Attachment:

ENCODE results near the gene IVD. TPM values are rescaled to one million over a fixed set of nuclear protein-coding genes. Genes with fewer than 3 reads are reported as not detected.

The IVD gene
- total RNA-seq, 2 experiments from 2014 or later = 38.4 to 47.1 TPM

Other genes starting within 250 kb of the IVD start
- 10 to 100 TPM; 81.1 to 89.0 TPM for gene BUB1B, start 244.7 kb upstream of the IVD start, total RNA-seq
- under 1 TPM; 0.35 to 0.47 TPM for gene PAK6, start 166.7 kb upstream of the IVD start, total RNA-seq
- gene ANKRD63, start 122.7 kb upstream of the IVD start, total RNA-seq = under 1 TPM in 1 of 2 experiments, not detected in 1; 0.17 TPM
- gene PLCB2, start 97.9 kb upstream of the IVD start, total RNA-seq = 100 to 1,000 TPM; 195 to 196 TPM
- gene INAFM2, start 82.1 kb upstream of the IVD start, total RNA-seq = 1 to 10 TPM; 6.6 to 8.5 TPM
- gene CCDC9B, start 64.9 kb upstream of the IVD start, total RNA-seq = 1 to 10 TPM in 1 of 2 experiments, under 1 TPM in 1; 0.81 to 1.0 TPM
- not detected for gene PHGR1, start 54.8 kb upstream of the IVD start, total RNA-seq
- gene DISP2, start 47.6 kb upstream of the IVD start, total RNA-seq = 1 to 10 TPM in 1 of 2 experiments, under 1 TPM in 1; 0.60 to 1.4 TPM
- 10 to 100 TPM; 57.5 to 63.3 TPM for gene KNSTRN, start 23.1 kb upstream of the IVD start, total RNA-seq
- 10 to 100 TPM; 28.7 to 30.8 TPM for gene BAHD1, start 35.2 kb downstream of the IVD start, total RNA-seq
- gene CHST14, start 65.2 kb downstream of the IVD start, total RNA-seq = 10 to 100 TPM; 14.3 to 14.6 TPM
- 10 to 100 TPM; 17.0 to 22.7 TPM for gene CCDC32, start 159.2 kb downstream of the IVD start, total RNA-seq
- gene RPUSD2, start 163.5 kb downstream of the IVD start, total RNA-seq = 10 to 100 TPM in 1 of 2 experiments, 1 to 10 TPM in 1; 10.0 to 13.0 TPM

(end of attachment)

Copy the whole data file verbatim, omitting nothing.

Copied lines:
ENCODE results near the gene IVD. TPM values are rescaled to one million over a fixed set of nuclear protein-coding genes. Genes with fewer than 3 reads are reported as not detected.

The IVD gene
- total RNA-seq, 2 experiments from 2014 or later = 38.4 to 47.1 TPM

Other genes starting within 250 kb of the IVD start
- 10 to 100 TPM; 81.1 to 89.0 TPM for gene BUB1B, start 244.7 kb upstream of the IVD start, total RNA-seq
- under 1 TPM; 0.35 to 0.47 TPM for gene PAK6, start 166.7 kb upstream of the IVD start, total RNA-seq
- gene ANKRD63, start 122.7 kb upstream of the IVD start, total RNA-seq = under 1 TPM in 1 of 2 experiments, not detected in 1; 0.17 TPM
- gene PLCB2, start 97.9 kb upstream of the IVD start, total RNA-seq = 100 to 1,000 TPM; 195 to 196 TPM
- gene INAFM2, start 82.1 kb upstream of the IVD start, total RNA-seq = 1 to 10 TPM; 6.6 to 8.5 TPM
- gene CCDC9B, start 64.9 kb upstream of the IVD start, total RNA-seq = 1 to 10 TPM in 1 of 2 experiments, under 1 TPM in 1; 0.81 to 1.0 TPM
- not detected for gene PHGR1, start 54.8 kb upstream of the IVD start, total RNA-seq
- gene DISP2, start 47.6 kb upstream of the IVD start, total RNA-seq = 1 to 10 TPM in 1 of 2 experiments, under 1 TPM in 1; 0.60 to 1.4 TPM
- 10 to 100 TPM; 57.5 to 63.3 TPM for gene KNSTRN, start 23.1 kb upstream of the IVD start, total RNA-seq
- 10 to 100 TPM; 28.7 to 30.8 TPM for gene BAHD1, start 35.2 kb downstream of the IVD start, total RNA-seq
- gene CHST14, start 65.2 kb downstream of the IVD start, total RNA-seq = 10 to 100 TPM; 14.3 to 14.6 TPM
- 10 to 100 TPM; 17.0 to 22.7 TPM for gene CCDC32, start 159.2 kb downstream of the IVD start, total RNA-seq
- gene RPUSD2, start 163.5 kb downstream of the IVD start, total RNA-seq = 10 to 100 TPM in 1 of 2 experiments, 1 to 10 TPM in 1; 10.0 to 13.0 TPM